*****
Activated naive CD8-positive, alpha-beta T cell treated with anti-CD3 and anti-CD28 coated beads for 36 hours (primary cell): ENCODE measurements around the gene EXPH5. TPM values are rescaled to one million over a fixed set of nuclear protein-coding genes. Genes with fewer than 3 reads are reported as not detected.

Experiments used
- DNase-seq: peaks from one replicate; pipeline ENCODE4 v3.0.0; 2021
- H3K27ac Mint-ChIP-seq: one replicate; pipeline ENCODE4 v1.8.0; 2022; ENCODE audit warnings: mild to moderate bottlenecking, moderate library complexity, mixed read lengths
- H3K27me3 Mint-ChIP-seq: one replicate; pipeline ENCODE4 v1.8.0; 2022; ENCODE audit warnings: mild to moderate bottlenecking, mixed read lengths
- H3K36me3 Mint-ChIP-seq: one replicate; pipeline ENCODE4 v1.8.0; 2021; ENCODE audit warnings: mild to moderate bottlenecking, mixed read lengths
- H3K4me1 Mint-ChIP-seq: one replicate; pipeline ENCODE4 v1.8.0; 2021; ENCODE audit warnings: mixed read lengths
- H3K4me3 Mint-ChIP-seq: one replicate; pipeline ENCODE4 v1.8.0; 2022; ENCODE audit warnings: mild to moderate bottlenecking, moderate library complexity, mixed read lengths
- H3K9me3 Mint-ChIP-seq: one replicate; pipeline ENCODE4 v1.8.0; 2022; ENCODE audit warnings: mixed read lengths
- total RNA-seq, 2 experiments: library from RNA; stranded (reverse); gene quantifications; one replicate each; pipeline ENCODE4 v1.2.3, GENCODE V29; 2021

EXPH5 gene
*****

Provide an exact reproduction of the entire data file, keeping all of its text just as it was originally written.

Activated naive CD8-positive, alpha-beta T cell treated with anti-CD3 and anti-CD28 coated beads for 36 hours (primary cell): ENCODE measurements around the gene EXPH5. TPM values are rescaled to one million over a fixed set of nuclear protein-coding genes. Genes with fewer than 3 reads are reported as not detected.

Experiments used
- DNase-seq: peaks from one replicate; pipeline ENCODE4 v3.0.0; 2021
- H3K27ac Mint-ChIP-seq: one replicate; pipeline ENCODE4 v1.8.0; 2022; ENCODE audit warnings: mild to moderate bottlenecking, moderate library complexity, mixed read lengths
- H3K27me3 Mint-ChIP-seq: one replicate; pipeline ENCODE4 v1.8.0; 2022; ENCODE audit warnings: mild to moderate bottlenecking, mixed read lengths
- H3K36me3 Mint-ChIP-seq: one replicate; pipeline ENCODE4 v1.8.0; 2021; ENCODE audit warnings: mild to moderate bottlenecking, mixed read lengths
- H3K4me1 Mint-ChIP-seq: one replicate; pipeline ENCODE4 v1.8.0; 2021; ENCODE audit warnings: mixed read lengths
- H3K4me3 Mint-ChIP-seq: one replicate; pipeline ENCODE4 v1.8.0; 2022; ENCODE audit warnings: mild to moderate bottlenecking, moderate library complexity, mixed read lengths
- H3K9me3 Mint-ChIP-seq: one replicate; pipeline ENCODE4 v1.8.0; 2022; ENCODE audit warnings: mixed read lengths
- total RNA-seq, 2 experiments: library from RNA; stranded (reverse); gene quantifications; one replicate each; pipeline ENCODE4 v1.2.3, GENCODE V29; 2021

EXPH5 gene